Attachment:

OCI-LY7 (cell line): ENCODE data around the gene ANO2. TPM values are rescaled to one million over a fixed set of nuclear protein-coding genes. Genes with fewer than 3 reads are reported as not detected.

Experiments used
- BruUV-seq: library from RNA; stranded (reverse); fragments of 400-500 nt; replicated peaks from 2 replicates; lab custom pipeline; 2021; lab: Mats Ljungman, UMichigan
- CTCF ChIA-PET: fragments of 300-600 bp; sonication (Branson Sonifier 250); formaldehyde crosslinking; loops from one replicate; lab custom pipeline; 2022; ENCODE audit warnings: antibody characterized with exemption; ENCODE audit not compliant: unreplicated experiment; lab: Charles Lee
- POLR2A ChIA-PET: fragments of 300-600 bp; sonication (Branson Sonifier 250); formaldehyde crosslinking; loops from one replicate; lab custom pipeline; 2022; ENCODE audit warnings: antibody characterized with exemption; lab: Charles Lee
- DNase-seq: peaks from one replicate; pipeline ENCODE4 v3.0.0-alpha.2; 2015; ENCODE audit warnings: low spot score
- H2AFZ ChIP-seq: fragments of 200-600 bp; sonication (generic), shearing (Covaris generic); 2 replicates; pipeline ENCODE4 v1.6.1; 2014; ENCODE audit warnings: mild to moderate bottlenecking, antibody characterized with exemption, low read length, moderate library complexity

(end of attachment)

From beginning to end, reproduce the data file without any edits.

OCI-LY7 (cell line): ENCODE data around the gene ANO2. TPM values are rescaled to one million over a fixed set of nuclear protein-coding genes. Genes with fewer than 3 reads are reported as not detected.

Experiments used
- BruUV-seq: library from RNA; stranded (reverse); fragments of 400-500 nt; replicated peaks from 2 replicates; lab custom pipeline; 2021; lab: Mats Ljungman, UMichigan
- CTCF ChIA-PET: fragments of 300-600 bp; sonication (Branson Sonifier 250); formaldehyde crosslinking; loops from one replicate; lab custom pipeline; 2022; ENCODE audit warnings: antibody characterized with exemption; ENCODE audit not compliant: unreplicated experiment; lab: Charles Lee
- POLR2A ChIA-PET: fragments of 300-600 bp; sonication (Branson Sonifier 250); formaldehyde crosslinking; loops from one replicate; lab custom pipeline; 2022; ENCODE audit warnings: antibody characterized with exemption; lab: Charles Lee
- DNase-seq: peaks from one replicate; pipeline ENCODE4 v3.0.0-alpha.2; 2015; ENCODE audit warnings: low spot score
- H2AFZ ChIP-seq: fragments of 200-600 bp; sonication (generic), shearing (Covaris generic); 2 replicates; pipeline ENCODE4 v1.6.1; 2014; ENCODE audit warnings: mild to moderate bottlenecking, antibody characterized with exemption, low read length, moderate library complexity